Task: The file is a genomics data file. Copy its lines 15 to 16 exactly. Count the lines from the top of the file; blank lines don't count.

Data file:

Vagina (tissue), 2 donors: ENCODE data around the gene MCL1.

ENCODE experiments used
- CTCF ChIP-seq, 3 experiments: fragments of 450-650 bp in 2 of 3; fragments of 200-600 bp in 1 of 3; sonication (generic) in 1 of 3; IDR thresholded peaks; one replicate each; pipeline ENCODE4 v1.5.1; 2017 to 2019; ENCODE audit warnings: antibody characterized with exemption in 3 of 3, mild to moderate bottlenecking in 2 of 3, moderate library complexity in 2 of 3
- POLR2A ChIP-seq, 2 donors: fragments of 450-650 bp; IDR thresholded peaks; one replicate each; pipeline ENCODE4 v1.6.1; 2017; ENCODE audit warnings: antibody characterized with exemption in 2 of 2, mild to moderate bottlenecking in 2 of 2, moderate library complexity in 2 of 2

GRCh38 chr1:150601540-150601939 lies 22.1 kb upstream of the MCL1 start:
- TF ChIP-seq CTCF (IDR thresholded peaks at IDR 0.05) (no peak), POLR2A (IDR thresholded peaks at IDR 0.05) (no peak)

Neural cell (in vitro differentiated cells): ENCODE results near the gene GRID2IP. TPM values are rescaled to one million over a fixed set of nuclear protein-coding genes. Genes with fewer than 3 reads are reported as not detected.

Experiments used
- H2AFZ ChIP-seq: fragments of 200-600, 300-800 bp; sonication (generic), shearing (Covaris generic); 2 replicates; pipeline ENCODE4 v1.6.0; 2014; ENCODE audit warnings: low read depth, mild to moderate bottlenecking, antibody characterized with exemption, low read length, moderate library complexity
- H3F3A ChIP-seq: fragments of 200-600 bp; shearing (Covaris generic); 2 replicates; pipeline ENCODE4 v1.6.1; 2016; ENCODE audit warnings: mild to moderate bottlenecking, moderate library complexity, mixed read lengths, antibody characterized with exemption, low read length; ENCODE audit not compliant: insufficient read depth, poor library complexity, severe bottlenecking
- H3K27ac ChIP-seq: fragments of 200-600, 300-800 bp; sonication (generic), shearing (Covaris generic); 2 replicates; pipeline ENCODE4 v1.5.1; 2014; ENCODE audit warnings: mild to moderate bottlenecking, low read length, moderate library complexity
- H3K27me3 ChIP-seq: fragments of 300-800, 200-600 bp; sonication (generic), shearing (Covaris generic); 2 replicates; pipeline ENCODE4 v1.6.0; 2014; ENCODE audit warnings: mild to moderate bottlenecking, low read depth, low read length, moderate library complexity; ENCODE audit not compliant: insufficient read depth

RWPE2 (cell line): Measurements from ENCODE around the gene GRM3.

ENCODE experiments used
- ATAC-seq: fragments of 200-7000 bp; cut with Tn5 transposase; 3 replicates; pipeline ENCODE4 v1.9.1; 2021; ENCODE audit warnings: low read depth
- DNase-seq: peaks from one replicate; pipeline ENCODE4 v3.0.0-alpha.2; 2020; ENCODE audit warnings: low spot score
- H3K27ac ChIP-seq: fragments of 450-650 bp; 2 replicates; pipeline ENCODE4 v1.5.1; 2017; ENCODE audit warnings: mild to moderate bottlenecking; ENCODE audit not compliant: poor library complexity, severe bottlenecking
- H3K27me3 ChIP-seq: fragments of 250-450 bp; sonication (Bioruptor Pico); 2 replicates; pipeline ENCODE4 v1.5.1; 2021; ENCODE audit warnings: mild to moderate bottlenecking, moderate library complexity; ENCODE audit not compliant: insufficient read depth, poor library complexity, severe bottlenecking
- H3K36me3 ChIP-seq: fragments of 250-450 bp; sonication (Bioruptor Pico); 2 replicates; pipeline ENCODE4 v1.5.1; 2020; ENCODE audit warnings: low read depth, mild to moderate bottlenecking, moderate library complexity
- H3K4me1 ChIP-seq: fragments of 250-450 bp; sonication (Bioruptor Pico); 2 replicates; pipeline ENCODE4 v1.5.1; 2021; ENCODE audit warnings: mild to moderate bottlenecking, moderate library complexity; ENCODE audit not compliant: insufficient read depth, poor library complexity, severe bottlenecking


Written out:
- ATAC-seq: fragments of 200-7000 bp; cut with Tn5 transposase; 3 replicates; pipeline ENCODE4 v1.9.1; 2021; ENCODE audit warnings: low read depth
- DNase-seq: peaks from one replicate; pipeline ENCODE4 v3.0.0-alpha.2; 2020; ENCODE audit warnings: low spot score